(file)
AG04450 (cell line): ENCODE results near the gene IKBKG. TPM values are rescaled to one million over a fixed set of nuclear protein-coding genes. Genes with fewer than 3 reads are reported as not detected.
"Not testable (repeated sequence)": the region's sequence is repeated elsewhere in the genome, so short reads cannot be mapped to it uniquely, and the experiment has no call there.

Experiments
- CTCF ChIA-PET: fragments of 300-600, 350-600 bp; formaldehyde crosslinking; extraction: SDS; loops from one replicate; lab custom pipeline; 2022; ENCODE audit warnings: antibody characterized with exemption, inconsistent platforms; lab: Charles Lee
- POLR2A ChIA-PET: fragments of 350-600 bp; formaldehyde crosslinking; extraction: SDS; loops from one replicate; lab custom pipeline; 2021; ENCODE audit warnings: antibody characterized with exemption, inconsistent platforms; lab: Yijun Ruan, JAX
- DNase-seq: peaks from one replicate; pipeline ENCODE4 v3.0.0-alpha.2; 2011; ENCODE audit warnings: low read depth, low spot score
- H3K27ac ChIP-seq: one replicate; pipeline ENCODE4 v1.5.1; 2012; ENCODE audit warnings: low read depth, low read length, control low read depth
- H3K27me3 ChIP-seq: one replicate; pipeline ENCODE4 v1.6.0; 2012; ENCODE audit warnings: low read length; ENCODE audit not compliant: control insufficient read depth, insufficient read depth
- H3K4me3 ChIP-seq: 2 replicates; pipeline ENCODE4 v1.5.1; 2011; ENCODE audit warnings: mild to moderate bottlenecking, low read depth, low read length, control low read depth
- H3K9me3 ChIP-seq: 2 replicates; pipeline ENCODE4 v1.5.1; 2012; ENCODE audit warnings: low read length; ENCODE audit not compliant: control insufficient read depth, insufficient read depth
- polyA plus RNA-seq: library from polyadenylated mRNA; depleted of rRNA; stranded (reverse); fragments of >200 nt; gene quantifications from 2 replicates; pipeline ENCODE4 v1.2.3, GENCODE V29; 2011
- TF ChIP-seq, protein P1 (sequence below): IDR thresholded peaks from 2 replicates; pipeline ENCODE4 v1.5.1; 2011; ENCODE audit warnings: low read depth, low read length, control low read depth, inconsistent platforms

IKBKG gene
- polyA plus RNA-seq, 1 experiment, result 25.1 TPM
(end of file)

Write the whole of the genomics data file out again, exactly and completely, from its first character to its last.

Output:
AG04450 (cell line): ENCODE results near the gene IKBKG. TPM values are rescaled to one million over a fixed set of nuclear protein-coding genes. Genes with fewer than 3 reads are reported as not detected.
"Not testable (repeated sequence)": the region's sequence is repeated elsewhere in the genome, so short reads cannot be mapped to it uniquely, and the experiment has no call there.

Experiments
- CTCF ChIA-PET: fragments of 300-600, 350-600 bp; formaldehyde crosslinking; extraction: SDS; loops from one replicate; lab custom pipeline; 2022; ENCODE audit warnings: antibody characterized with exemption, inconsistent platforms; lab: Charles Lee
- POLR2A ChIA-PET: fragments of 350-600 bp; formaldehyde crosslinking; extraction: SDS; loops from one replicate; lab custom pipeline; 2021; ENCODE audit warnings: antibody characterized with exemption, inconsistent platforms; lab: Yijun Ruan, JAX
- DNase-seq: peaks from one replicate; pipeline ENCODE4 v3.0.0-alpha.2; 2011; ENCODE audit warnings: low read depth, low spot score
- H3K27ac ChIP-seq: one replicate; pipeline ENCODE4 v1.5.1; 2012; ENCODE audit warnings: low read depth, low read length, control low read depth
- H3K27me3 ChIP-seq: one replicate; pipeline ENCODE4 v1.6.0; 2012; ENCODE audit warnings: low read length; ENCODE audit not compliant: control insufficient read depth, insufficient read depth
- H3K4me3 ChIP-seq: 2 replicates; pipeline ENCODE4 v1.5.1; 2011; ENCODE audit warnings: mild to moderate bottlenecking, low read depth, low read length, control low read depth
- H3K9me3 ChIP-seq: 2 replicates; pipeline ENCODE4 v1.5.1; 2012; ENCODE audit warnings: low read length; ENCODE audit not compliant: control insufficient read depth, insufficient read depth
- polyA plus RNA-seq: library from polyadenylated mRNA; depleted of rRNA; stranded (reverse); fragments of >200 nt; gene quantifications from 2 replicates; pipeline ENCODE4 v1.2.3, GENCODE V29; 2011
- TF ChIP-seq, protein P1 (sequence below): IDR thresholded peaks from 2 replicates; pipeline ENCODE4 v1.5.1; 2011; ENCODE audit warnings: low read depth, low read length, control low read depth, inconsistent platforms

IKBKG gene
- polyA plus RNA-seq, 1 experiment, result 25.1 TPM